PS A friend - dear dear friend! - just told me about adblock; the freedom from the google ads which pop up everywhere is immense! I used to like the odd ad, they can point to something interesting, but it's ridiculous now.
  • MSE_MartinMSE_Martin MoneySaving Expert
    8.3K Posts
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    counsjim wrote: »
    Surely the whole issue is about comparison "like 4 like". If an item is more expensive at John Lewis because it has an extra year warranty then the comparison with an item from another retailer is invalid if they don't have an extra years warranty as well.
    Maybe John Lewis should make more of the extra year and instead of calling it free show it as an important element of the price. It is far better than the hidden extras being charged by other retailers.

    Yes I agree to an extent. My problem is the reason its not like for like is because John Lewis changes the nature of the product itself, not due to externalities.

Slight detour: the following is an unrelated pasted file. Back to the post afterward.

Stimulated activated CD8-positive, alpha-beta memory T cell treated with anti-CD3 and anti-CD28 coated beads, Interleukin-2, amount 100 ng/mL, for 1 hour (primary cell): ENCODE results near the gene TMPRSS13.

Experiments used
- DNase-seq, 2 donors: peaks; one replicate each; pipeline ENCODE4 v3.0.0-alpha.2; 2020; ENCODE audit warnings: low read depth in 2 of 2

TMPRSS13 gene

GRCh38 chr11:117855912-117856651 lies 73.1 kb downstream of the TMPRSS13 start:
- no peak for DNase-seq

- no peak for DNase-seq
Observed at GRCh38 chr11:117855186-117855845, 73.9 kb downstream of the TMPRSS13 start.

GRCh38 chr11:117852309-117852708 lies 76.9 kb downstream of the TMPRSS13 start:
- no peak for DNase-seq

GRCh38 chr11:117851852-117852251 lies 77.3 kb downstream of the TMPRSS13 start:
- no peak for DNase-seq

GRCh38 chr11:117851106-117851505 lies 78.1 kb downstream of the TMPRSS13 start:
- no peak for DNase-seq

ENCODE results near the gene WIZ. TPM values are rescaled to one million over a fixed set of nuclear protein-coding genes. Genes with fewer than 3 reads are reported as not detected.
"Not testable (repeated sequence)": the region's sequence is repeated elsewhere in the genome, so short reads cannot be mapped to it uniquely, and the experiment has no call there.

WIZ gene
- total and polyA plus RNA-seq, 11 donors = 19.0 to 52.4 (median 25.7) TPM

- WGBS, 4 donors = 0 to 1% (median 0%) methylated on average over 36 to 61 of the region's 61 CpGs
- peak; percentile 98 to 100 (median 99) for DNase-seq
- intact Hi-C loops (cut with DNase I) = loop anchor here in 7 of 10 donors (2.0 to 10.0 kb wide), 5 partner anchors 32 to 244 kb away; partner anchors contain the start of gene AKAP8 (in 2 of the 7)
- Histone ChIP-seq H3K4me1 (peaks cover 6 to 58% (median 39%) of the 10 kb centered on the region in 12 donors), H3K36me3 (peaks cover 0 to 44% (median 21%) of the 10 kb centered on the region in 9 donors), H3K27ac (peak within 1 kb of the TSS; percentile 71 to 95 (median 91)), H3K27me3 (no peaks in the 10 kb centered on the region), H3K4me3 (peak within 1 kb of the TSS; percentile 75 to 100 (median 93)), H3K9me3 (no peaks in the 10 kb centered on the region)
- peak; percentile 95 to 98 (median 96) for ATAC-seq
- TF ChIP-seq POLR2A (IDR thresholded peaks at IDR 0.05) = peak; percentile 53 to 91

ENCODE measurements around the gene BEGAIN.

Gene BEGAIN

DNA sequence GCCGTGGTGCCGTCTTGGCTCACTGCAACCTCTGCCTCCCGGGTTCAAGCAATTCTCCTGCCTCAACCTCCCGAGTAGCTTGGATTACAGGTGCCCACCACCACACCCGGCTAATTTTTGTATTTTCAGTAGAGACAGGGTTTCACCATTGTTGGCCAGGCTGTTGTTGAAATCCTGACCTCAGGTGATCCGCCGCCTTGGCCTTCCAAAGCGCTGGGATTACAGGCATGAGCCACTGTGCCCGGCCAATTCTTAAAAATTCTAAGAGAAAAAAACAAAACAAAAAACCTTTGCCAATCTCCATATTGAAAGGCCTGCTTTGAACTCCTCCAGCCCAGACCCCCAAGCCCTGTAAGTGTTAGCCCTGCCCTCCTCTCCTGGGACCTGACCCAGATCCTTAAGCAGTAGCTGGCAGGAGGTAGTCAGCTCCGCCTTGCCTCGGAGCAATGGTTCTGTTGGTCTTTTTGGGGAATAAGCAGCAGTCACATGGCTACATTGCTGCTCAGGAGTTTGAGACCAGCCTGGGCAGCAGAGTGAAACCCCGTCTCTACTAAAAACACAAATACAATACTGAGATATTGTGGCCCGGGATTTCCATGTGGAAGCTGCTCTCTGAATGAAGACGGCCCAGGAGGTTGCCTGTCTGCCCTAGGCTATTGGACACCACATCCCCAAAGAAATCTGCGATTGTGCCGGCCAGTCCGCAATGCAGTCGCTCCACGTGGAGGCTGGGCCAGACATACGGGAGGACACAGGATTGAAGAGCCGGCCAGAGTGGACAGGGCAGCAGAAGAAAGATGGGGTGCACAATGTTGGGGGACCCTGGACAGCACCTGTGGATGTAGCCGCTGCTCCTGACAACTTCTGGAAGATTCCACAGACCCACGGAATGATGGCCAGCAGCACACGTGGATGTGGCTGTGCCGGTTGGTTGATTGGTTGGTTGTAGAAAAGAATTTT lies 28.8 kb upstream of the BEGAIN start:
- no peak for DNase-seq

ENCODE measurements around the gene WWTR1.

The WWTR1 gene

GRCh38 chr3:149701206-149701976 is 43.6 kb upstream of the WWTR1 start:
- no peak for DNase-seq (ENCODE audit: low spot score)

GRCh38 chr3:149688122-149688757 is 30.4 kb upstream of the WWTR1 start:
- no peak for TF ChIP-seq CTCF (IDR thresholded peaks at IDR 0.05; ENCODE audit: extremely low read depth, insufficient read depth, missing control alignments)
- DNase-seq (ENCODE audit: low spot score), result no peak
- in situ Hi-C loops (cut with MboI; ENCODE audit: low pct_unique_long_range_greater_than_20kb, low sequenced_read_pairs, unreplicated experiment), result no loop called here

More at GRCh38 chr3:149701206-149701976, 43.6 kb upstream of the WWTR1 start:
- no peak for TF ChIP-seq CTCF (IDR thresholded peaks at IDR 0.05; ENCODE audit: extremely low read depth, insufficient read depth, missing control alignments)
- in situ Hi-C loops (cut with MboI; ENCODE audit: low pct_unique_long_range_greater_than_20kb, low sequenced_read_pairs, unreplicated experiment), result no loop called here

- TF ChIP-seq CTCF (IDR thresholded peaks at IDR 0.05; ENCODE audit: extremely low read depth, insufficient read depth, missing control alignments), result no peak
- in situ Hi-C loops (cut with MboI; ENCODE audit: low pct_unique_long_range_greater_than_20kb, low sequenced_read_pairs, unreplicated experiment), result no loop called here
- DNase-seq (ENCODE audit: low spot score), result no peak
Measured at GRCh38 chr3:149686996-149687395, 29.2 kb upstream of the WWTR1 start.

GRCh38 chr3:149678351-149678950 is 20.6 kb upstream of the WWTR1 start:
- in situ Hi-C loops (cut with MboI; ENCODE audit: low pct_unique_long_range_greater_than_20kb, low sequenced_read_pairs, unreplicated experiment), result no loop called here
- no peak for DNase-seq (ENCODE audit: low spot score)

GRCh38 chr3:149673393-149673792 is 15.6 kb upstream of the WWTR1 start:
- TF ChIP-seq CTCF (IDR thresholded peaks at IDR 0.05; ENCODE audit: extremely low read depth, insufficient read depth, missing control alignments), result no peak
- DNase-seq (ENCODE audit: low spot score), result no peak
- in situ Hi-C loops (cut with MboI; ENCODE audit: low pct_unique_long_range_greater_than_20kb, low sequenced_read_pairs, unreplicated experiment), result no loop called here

As an extreme example it could, arbitrarily (not saying it would) equally add a 'getting home theft cover' to everything over £20 buy in the store that covers you from theft on the way home. This would cost nothing, but effectively mean its price promise was invalid on everything as it isn't like-for-like.

    Martin
    Martin Lewis, Money Saving Expert.
    Please note, answers don't constitute financial advice, it is based on generalised journalistic research. Always ensure any decision is made with regards to your own individual circumstance.
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  • I've been told that carpet shops get round this by giving their own "names" to the same carpet (make, quality & colour) eg one shop may name a carpet "Spring" and another could call the same carpet "Marsh", making it very easy for a shop to claim a price promise. How many other products could this trick apply to? I am less likely to go near a shop making these claims now - it seems so easy to get round the price promise that you can't trust it.
  • Surely that follows why eletrical companies produce 'exclusive' models for shops to sell meaning price comparision is impossible. I am sure if you looked into it they would be the same components.
  • JL have offered an extra 5 years warranty on some TVs in the past so it was definitely worthwhile doing the pricematch legwork! Now, there's no point at all. Just buy somewhere else.

    Richer Sounds actually beat competitors prices instead of just mtaching, though they're not as generous as they used to be with this.